A charming fellow going by the name of Abu Bakr Naji has authored what must, objectively, be called a brilliant strategy manual for jihadists around the world, entitled The Management of Savagery. Found on the Internet and translated into English, it provides a fascinating look into the mind of an intellectual, worldly terrorist, who advocates reading modern management books (which have often taken their lessons from American business) as well as Western anthropological studies of Middle Eastern tribes in order to gain insights about ruling a future Islamic state. More chilling, however, is Naji’s advocacy of causing chaos in weaker states in Africa to provide a foundation for world domination — a scenario played out in Somalia, for example. By creating civil war, Naji aims to destabilize regions and then have jihadists enter and provide security for desperate peoples — in essence, by employing a manufactured heroism strategy. Naji is also quite sophisticated about the power of the media, asserting that U.S. geopolitical dominance is as much about the image of the U.S. as an invincible state as it is about actual U.S. firepower, and that to defeat the U.S., al-Qaeda must first defeat the U.S. image.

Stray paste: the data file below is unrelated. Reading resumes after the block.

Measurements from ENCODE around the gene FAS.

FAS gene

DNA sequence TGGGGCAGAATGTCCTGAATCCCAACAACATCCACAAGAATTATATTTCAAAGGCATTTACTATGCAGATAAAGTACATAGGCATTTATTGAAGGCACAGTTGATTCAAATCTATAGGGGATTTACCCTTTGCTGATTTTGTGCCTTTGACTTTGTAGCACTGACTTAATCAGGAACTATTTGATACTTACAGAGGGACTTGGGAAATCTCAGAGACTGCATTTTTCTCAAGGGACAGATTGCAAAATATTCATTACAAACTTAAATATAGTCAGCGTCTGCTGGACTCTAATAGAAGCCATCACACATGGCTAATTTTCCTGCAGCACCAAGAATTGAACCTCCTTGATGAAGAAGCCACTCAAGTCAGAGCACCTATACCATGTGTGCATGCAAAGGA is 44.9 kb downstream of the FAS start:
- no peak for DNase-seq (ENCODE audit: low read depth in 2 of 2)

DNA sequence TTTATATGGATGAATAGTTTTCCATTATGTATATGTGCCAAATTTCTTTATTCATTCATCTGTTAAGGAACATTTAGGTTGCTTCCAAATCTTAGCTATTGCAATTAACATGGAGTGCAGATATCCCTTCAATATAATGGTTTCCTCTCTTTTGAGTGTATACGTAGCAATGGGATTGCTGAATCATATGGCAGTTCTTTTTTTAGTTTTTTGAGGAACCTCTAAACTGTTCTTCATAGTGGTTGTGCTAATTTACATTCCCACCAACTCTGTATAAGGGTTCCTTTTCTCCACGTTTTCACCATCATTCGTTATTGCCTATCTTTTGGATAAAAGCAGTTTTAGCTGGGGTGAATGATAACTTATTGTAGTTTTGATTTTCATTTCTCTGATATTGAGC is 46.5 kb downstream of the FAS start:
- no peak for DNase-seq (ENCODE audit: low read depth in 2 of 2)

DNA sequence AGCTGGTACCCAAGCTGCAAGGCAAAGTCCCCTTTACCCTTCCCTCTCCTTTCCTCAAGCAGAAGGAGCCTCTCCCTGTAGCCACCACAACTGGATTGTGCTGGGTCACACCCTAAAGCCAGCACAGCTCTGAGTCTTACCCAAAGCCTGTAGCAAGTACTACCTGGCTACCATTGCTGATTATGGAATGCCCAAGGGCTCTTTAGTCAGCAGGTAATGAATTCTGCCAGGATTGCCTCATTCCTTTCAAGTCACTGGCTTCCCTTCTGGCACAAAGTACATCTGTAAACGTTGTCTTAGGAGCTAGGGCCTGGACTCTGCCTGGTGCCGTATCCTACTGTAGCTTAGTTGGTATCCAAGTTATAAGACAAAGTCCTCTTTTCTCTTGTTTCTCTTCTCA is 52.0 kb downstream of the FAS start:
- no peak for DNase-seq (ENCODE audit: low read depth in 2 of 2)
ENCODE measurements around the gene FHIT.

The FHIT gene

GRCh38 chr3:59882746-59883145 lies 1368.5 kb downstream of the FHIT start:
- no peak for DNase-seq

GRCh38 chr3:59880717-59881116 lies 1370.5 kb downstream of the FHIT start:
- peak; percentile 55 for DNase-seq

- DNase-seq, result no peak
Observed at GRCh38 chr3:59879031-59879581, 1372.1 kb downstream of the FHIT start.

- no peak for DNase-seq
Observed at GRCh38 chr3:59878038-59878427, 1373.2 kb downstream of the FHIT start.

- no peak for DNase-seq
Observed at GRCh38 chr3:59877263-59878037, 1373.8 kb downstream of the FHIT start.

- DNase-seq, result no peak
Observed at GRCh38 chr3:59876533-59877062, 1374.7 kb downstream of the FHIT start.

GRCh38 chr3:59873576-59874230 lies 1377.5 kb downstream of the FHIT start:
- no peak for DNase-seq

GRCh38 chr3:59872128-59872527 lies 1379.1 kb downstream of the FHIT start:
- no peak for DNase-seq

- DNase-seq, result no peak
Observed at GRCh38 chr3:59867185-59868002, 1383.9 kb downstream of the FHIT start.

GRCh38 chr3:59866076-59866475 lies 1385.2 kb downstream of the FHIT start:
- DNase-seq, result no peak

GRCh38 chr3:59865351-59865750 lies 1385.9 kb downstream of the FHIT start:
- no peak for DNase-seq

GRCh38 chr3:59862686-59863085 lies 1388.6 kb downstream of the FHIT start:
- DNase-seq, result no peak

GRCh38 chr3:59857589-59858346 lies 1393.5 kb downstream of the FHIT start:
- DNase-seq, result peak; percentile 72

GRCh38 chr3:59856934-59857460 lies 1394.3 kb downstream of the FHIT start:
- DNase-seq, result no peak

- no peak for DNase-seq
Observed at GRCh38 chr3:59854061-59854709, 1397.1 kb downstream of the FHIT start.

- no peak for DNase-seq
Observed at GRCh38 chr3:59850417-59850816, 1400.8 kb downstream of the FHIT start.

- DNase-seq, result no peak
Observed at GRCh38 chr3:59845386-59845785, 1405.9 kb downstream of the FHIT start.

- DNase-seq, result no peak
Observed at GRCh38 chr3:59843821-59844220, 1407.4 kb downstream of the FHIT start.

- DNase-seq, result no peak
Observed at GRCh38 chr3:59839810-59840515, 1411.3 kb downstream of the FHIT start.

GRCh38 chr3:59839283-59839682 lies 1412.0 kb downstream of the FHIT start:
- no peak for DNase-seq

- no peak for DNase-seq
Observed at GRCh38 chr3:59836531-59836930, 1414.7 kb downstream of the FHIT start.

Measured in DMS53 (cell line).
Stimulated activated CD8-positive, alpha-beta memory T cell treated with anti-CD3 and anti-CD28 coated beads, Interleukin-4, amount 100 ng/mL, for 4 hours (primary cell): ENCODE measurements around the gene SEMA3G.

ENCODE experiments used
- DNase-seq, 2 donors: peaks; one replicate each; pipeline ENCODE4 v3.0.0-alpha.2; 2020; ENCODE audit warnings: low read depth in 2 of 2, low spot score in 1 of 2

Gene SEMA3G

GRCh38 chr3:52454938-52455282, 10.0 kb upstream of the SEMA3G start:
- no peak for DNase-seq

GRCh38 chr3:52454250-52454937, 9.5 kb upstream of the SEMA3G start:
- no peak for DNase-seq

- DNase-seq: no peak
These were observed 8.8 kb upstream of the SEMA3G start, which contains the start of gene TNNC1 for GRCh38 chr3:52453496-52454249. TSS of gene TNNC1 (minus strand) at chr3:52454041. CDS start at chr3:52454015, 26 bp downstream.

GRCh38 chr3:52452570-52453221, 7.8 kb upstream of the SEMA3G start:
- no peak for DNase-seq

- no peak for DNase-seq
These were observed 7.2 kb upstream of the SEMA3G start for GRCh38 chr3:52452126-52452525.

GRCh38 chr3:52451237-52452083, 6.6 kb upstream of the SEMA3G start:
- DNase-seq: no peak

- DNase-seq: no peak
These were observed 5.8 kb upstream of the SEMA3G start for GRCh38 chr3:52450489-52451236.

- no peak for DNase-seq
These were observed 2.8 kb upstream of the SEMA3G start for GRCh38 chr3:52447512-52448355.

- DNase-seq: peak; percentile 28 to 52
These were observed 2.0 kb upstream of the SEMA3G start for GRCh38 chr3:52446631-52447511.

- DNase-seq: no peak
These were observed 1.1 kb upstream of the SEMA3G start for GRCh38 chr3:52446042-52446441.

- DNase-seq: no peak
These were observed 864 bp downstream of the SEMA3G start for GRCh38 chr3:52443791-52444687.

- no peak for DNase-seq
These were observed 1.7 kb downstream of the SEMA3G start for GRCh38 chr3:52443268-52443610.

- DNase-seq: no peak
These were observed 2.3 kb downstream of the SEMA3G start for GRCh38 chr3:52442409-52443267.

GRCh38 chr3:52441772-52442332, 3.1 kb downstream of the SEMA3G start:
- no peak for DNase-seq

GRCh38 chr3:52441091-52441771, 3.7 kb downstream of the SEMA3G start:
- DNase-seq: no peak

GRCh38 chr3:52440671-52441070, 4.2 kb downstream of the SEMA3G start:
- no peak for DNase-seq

The bright side of all of this is that, while Naji’s manual may be a first-rate theory, life is a little less tidy. Commentators note that one of al-Qaeda’s more successful “princes,” the late al-Zarqawi, did not play by the book — he squandered media sympathy by attacking other Muslims, bombing Amman and beheading captives. Brutes rarely follow the rules, even the ones they’d be smart to follow.